(Topic ID: 201603)

Do you Install the Greg Kmiec Red Post During a Playfield Swap?


By tomdrum

2 years ago



Topic Stats

  • 16 posts
  • 10 Pinsiders participating
  • Latest reply 2 years ago by mbaumle
  • Topic is favorited by 3 Pinsiders

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#1 2 years ago

I've shopped a bunch of early Bally SS games and I'm now doing a NOS playfield swap in a Xenon. Always noticed the oddball solid red post hidden post. Wondering how many keep it in it's original position during a PF swap. I am.

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#2 2 years ago

Always

#3 2 years ago

Of course! The following link should get you to the Greg Kmiec Red Post web page. That's my Breakshot.

http://www.jeff-z.com/pinball/redpost/redpost.html

#4 2 years ago
Quoted from Steve_in_Escalon:

Of course! The following link should get you to the Greg Kmiec Red Post web page. That's my Breakshot.
http://www.jeff-z.com/pinball/redpost/redpost.html

Read his info. My motivation to make mine as original. I even researched the correct light cover sleeves for this game. It has blue and red as delivered.

#5 2 years ago
Quoted from Steve_in_Escalon:

Of course! The following link should get you to the Greg Kmiec Red Post web page. That's my Breakshot.
http://www.jeff-z.com/pinball/redpost/redpost.html

Huh, that's interesting.

Had I come across one of those before now, I would have assumed an operator or previous owner swapped it in, since I've seen all sorts of oddball posts used on games before that were obviously incorrect.

Honestly, I'm a little torn about putting in a correct matching post and leaving something the designer snuck into the game that was obviously mismatched. But, now that I know the history behind it, it's a neat little thing to have in the game.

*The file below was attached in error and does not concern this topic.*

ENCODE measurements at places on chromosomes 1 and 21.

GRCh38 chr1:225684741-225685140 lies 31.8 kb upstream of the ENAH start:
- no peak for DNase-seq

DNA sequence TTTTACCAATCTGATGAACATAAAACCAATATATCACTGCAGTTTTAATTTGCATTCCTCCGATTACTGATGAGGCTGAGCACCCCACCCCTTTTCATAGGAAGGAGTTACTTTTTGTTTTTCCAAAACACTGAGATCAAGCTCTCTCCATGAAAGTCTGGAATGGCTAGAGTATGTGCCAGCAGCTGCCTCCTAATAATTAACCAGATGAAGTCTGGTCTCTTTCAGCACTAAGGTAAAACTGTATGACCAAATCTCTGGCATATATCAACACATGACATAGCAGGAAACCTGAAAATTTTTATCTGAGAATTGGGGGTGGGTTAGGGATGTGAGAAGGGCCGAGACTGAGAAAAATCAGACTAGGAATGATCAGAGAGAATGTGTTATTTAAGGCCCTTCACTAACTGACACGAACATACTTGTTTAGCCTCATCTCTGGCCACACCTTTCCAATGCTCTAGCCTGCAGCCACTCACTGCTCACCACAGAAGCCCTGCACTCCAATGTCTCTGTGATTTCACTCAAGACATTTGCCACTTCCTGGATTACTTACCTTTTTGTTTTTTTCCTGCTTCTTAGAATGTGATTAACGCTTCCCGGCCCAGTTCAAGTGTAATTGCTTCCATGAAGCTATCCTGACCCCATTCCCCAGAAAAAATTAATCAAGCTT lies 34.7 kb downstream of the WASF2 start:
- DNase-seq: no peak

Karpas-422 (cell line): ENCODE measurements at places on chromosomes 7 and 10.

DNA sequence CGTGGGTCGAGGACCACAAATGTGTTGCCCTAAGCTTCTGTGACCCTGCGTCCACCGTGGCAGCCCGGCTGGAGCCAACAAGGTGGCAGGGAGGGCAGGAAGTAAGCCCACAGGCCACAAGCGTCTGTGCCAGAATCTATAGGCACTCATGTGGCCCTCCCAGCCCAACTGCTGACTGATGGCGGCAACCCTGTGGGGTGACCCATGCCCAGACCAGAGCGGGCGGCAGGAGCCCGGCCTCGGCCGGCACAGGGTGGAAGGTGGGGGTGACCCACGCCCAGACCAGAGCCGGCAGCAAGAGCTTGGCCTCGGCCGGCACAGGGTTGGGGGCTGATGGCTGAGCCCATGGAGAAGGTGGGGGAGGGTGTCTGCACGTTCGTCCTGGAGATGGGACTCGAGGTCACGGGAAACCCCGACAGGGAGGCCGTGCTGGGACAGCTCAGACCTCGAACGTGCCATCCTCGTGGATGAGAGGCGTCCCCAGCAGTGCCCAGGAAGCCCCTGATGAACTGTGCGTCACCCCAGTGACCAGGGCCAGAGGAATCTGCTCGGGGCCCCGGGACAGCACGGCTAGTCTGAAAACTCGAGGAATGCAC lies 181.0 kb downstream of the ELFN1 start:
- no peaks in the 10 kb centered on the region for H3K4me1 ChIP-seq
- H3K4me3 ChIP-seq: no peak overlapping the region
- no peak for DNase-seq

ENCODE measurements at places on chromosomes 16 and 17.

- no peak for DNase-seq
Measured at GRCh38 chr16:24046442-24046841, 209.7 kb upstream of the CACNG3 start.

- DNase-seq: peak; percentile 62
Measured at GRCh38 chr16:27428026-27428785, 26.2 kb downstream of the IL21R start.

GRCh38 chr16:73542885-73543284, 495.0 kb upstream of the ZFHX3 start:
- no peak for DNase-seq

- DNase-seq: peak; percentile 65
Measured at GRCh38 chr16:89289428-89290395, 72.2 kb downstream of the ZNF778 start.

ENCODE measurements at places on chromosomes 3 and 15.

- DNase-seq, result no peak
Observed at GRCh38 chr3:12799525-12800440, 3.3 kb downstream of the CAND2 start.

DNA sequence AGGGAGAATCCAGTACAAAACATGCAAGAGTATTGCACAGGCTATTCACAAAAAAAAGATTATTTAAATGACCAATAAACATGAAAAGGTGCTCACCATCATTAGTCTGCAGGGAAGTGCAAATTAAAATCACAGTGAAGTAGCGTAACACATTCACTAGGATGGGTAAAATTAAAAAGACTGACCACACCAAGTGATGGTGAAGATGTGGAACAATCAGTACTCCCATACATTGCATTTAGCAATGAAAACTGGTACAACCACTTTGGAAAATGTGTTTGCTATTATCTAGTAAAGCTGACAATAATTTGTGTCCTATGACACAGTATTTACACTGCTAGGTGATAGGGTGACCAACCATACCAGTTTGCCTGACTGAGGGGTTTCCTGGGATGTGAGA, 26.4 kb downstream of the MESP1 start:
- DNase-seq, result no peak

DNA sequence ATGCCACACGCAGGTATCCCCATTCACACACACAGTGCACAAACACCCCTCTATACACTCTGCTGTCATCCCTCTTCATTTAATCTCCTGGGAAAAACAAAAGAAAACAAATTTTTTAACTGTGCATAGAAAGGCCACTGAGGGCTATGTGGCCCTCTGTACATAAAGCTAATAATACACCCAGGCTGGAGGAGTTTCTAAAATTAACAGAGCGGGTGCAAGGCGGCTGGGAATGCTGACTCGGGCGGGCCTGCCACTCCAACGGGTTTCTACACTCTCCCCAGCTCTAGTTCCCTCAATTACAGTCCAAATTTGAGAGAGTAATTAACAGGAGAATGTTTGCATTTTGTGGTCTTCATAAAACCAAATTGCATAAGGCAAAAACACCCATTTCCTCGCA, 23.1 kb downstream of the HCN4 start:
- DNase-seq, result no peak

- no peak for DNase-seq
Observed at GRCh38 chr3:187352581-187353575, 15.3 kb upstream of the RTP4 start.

#6 2 years ago
Quoted from ForceFlow:

Huh, that's interesting.
Had I come across one of those before now, I would have assumed an operator or previous owner swapped it in, since I've seen all sorts of oddball posts used on games before that were obviously incorrect.
Honestly, I'm a little torn about putting in a correct matching post and leaving something the designer snuck into the game that was obviously mismatched. But, now that I know the history behind it, it's a neat little thing to have in the game.

I am actually surprised you did not know about this. I expected you to be an early "always" poster.

#7 2 years ago
Quoted from Taxman:

I am actually surprised you did not know about this. I expected you to be an early "always" poster.

Heh, if I actually owned some classic Bally games, I probably would have stumbled upon it sooner or later while researching. Classic Bally games just don't pop up too often out in the wild around here. Outside of shows, I basically don't usually any Bally games for sale. This area tends to be mostly Gottlieb, with some classic Sterns, and some classic Williams.

#8 2 years ago

I toss them and color match, but then again I was told the story was something about a bet to use up old posts that then evolved into a 'thing'

I would rather have color matched as it looks better.

#9 2 years ago
Quoted from Whysnow:

I toss them and color match, but then again I was told the story was something about a bet to use up old posts that then evolved into a 'thing'
I would rather have color matched as it looks better.

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#10 2 years ago

Ah, the old "Red Post" story again. If you look at the below link to a copy of the playfield page from the Wizard! manual, you will see that the red post in question (C) calls for "Dead Rubber". Rubber that is not as bouncy as standard rubber.